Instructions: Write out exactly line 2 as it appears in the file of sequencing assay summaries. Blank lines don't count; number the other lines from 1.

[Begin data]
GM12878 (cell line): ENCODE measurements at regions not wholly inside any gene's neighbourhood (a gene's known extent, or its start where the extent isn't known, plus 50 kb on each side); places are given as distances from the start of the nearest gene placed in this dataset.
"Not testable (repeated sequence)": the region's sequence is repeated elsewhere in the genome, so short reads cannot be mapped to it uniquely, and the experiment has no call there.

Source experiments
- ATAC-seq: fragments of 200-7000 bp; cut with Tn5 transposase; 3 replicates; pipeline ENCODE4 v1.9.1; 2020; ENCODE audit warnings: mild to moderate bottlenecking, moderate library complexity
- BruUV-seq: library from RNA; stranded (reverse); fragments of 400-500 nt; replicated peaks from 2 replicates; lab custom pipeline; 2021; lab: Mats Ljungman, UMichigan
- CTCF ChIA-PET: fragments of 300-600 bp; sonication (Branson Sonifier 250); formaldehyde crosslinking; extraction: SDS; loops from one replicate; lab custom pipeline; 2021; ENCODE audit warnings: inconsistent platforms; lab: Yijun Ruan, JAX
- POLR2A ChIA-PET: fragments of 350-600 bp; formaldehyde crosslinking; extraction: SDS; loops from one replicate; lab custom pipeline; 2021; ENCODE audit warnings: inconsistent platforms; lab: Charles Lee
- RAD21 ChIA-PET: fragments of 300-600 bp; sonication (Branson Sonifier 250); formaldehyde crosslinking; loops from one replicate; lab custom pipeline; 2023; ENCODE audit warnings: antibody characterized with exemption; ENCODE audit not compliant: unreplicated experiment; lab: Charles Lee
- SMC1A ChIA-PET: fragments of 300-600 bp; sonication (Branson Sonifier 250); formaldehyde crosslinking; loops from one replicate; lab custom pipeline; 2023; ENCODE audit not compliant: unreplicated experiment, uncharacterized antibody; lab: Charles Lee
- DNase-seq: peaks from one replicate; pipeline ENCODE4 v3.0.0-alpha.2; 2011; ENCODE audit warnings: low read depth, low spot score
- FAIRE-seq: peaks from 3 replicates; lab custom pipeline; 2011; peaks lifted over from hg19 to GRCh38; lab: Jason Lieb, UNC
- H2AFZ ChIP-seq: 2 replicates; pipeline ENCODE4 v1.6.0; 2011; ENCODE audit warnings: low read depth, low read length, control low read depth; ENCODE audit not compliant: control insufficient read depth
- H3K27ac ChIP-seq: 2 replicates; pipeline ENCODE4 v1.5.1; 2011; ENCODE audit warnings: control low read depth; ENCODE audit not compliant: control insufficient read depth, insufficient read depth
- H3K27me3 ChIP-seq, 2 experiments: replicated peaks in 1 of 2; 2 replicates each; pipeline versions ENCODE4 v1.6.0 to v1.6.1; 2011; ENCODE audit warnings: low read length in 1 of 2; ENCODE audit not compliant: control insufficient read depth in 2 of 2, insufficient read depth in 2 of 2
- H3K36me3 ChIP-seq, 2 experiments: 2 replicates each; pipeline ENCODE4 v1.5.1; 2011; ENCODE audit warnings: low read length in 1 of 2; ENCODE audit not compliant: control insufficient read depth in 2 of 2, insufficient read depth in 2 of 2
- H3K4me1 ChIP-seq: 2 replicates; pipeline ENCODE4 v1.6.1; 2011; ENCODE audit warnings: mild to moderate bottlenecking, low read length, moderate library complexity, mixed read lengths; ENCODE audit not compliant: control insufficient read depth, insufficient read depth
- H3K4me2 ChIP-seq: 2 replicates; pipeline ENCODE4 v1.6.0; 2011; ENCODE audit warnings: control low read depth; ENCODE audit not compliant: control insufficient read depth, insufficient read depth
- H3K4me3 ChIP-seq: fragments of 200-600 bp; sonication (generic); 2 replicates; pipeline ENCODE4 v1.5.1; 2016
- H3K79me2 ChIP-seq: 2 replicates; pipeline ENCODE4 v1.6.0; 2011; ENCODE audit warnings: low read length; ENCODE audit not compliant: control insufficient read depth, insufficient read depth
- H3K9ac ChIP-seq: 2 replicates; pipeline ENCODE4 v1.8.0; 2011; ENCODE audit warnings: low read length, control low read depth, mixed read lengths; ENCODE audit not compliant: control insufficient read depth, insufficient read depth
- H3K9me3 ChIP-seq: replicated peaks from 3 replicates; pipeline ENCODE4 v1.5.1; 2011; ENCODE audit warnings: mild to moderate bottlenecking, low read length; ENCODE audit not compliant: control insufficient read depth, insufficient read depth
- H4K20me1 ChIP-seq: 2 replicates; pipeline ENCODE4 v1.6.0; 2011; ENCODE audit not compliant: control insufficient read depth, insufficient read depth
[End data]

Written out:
"Not testable (repeated sequence)": the region's sequence is repeated elsewhere in the genome, so short reads cannot be mapped to it uniquely, and the experiment has no call there.